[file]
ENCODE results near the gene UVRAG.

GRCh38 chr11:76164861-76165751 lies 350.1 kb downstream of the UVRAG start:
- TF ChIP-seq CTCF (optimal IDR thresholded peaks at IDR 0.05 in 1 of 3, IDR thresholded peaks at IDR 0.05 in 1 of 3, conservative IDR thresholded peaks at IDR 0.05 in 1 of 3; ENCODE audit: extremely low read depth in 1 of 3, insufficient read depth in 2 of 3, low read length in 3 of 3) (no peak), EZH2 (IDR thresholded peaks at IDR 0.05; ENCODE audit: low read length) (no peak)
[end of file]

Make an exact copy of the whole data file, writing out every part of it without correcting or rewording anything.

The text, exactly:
ENCODE results near the gene UVRAG.

GRCh38 chr11:76164861-76165751 lies 350.1 kb downstream of the UVRAG start:
- TF ChIP-seq CTCF (optimal IDR thresholded peaks at IDR 0.05 in 1 of 3, IDR thresholded peaks at IDR 0.05 in 1 of 3, conservative IDR thresholded peaks at IDR 0.05 in 1 of 3; ENCODE audit: extremely low read depth in 1 of 3, insufficient read depth in 2 of 3, low read length in 3 of 3) (no peak), EZH2 (IDR thresholded peaks at IDR 0.05; ENCODE audit: low read length) (no peak)